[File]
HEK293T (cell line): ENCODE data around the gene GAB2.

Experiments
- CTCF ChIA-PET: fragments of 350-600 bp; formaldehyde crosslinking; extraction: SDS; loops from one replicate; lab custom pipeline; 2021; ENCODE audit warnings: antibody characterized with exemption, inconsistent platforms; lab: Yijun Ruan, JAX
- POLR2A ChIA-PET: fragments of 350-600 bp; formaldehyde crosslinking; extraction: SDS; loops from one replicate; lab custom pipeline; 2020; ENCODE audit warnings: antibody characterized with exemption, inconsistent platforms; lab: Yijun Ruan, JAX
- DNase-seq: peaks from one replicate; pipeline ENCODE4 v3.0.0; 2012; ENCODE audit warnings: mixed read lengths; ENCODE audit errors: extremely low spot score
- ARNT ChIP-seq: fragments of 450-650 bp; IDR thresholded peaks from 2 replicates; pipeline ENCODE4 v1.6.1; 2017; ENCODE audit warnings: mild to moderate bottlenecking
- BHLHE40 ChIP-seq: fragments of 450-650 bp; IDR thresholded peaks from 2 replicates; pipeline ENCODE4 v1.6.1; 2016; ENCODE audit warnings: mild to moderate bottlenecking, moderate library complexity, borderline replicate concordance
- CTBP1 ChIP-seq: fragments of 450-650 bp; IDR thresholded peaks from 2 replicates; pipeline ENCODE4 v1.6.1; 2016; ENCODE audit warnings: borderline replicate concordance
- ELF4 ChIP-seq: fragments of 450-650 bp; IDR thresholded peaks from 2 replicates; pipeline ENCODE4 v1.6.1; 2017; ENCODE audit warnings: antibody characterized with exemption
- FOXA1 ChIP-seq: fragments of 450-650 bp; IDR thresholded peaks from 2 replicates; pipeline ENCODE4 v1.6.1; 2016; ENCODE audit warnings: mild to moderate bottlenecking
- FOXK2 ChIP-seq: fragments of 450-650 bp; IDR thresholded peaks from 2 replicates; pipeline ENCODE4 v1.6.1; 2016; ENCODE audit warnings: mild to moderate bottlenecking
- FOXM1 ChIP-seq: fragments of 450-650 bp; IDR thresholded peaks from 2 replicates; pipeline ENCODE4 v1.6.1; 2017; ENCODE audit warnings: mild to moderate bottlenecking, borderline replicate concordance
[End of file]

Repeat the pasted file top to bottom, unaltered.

HEK293T (cell line): ENCODE data around the gene GAB2.

Experiments
- CTCF ChIA-PET: fragments of 350-600 bp; formaldehyde crosslinking; extraction: SDS; loops from one replicate; lab custom pipeline; 2021; ENCODE audit warnings: antibody characterized with exemption, inconsistent platforms; lab: Yijun Ruan, JAX
- POLR2A ChIA-PET: fragments of 350-600 bp; formaldehyde crosslinking; extraction: SDS; loops from one replicate; lab custom pipeline; 2020; ENCODE audit warnings: antibody characterized with exemption, inconsistent platforms; lab: Yijun Ruan, JAX
- DNase-seq: peaks from one replicate; pipeline ENCODE4 v3.0.0; 2012; ENCODE audit warnings: mixed read lengths; ENCODE audit errors: extremely low spot score
- ARNT ChIP-seq: fragments of 450-650 bp; IDR thresholded peaks from 2 replicates; pipeline ENCODE4 v1.6.1; 2017; ENCODE audit warnings: mild to moderate bottlenecking
- BHLHE40 ChIP-seq: fragments of 450-650 bp; IDR thresholded peaks from 2 replicates; pipeline ENCODE4 v1.6.1; 2016; ENCODE audit warnings: mild to moderate bottlenecking, moderate library complexity, borderline replicate concordance
- CTBP1 ChIP-seq: fragments of 450-650 bp; IDR thresholded peaks from 2 replicates; pipeline ENCODE4 v1.6.1; 2016; ENCODE audit warnings: borderline replicate concordance
- ELF4 ChIP-seq: fragments of 450-650 bp; IDR thresholded peaks from 2 replicates; pipeline ENCODE4 v1.6.1; 2017; ENCODE audit warnings: antibody characterized with exemption
- FOXA1 ChIP-seq: fragments of 450-650 bp; IDR thresholded peaks from 2 replicates; pipeline ENCODE4 v1.6.1; 2016; ENCODE audit warnings: mild to moderate bottlenecking
- FOXK2 ChIP-seq: fragments of 450-650 bp; IDR thresholded peaks from 2 replicates; pipeline ENCODE4 v1.6.1; 2016; ENCODE audit warnings: mild to moderate bottlenecking
- FOXM1 ChIP-seq: fragments of 450-650 bp; IDR thresholded peaks from 2 replicates; pipeline ENCODE4 v1.6.1; 2017; ENCODE audit warnings: mild to moderate bottlenecking, borderline replicate concordance